Ontario airport could close one of its two terminals
The idea comes as Ontario International finds itself among the fastest-declining midsize airports in the country. A pillar of pride for the Inland Empire, the sprawling facility -- owned and operated by the city of Los Angeles -- lost a third of its 7.2-million passengers between 2007 and 2010. The airport is on track to have the same number of passengers this year as it saw in 1987. Nationally, only Cincinnati is shedding travelers at a faster pace.
The potential closure was discussed at Thursday's meeting of Los Angeles airport commissioners, but they took no action.
The possible change signifies a big swing in fortunes for the airport's twin $269-million terminals, which opened in 1998 as Ontario was bursting at the seams. Both terminals were built to handle 10 million passengers a year, but only slightly more than 4 million passengers are expected for this year.
"A number of the carriers are cutting out flights," said Mark Thorpe, director of air service marketing at Los Angeles World Airports. "Based on future airline schedules for Ontario, conditions continue to worsen."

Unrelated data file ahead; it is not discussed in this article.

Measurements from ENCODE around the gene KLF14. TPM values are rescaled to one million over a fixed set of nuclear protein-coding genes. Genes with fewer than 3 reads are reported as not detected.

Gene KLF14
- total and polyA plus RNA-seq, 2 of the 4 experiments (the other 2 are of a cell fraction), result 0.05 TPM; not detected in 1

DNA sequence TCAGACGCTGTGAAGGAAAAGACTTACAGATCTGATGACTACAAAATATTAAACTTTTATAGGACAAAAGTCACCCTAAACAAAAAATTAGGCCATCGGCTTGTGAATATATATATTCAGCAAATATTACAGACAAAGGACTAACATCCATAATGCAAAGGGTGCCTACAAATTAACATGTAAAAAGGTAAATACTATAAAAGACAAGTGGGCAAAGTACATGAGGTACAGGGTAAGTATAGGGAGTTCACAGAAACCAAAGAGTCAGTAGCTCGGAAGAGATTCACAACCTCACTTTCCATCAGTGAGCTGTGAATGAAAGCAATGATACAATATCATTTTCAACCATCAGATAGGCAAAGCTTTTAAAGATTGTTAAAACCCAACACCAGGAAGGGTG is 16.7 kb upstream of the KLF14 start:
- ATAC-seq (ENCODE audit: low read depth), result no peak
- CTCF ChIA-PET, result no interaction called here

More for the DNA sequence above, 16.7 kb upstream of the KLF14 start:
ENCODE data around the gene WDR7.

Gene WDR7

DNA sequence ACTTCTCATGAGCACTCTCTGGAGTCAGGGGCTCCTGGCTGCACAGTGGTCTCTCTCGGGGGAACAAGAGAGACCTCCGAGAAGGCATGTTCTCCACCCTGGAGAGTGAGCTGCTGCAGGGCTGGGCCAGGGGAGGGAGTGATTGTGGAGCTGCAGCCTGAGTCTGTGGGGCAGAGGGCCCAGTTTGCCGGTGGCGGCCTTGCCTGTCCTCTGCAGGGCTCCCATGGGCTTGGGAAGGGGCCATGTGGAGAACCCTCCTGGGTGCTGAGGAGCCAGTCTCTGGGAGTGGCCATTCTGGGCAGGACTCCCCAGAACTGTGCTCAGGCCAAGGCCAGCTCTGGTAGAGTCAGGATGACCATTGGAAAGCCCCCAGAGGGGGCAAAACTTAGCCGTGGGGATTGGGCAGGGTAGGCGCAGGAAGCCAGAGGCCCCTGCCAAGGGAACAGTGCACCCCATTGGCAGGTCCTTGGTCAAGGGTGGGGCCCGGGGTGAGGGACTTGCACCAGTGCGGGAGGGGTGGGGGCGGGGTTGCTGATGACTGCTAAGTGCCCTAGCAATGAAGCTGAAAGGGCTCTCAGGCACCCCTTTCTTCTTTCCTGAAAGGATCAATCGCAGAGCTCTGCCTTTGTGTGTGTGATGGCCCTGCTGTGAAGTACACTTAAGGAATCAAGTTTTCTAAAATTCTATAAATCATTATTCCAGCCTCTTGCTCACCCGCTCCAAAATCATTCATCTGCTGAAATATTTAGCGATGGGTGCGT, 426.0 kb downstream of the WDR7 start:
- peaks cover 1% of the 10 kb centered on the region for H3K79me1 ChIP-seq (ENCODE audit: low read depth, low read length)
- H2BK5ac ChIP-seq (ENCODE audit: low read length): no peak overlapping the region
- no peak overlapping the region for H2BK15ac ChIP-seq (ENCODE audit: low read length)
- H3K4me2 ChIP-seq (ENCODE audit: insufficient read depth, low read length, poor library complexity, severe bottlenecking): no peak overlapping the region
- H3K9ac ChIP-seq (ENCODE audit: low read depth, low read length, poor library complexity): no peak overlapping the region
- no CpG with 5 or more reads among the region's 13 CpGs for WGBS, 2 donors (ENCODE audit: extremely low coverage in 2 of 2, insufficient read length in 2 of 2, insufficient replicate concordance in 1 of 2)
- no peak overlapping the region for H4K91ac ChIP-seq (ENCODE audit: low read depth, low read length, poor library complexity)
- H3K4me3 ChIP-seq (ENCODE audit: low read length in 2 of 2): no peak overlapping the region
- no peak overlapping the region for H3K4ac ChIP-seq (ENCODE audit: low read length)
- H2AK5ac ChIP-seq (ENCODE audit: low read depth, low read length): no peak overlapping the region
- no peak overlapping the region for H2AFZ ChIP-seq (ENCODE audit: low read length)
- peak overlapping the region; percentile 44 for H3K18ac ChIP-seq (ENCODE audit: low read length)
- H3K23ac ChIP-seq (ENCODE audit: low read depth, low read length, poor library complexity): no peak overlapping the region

The city agency is also considering reducing the $4.50 per passenger facility charge, further reducing operating costs, and creating financial incentives for airlines to add new nonstop flights, officials told the airport commission.
Ontario City Councilman Alan Wapner, who has argued that Los Angeles has been squandering an aviation asset, was critical of the possible terminal closure and called for L.A. to give up the airport so local officials could run it.
"I just don't see the way the airport can sustain itself," Wapner said. "If they can't reverse what they're doing, the airport will just close. That's what they're trying to do anyway, to get all the traffic to go to L.A."
Closing a terminal would send a message to airlines and passengers that "the outlook is bleak," Wapner said.
Inland Empire leaders are increasingly convinced that Los Angeles World Airports, which operates LAX and Ontario, has become an absentee landlord bent on completing a multibillion-dollar modernization of LAX at the expense of its weaker stepchild and potential competitor 56 miles to the east. There are far fewer flights and destinations available at Ontario and often sharply higher airfares compared to years past.
Los Angeles World Airports officials have defended their management of Ontario airport and said falling traffic is a result of the recession, higher jet fuel prices and the declining income of passengers who don't fly as they once did. They also said both legacy and discount airlines are focusing more traffic on hub airports like LAX and reducing their attention on secondary airports.
"There won't be net growth until you see the economy bounce back," Thorpe said.
-- Rong-Gong Lin II
Photo: Ontario International Airport Terminal 2 on Sept. 26, 2011. Credit: Francine Orr / Los Angeles Times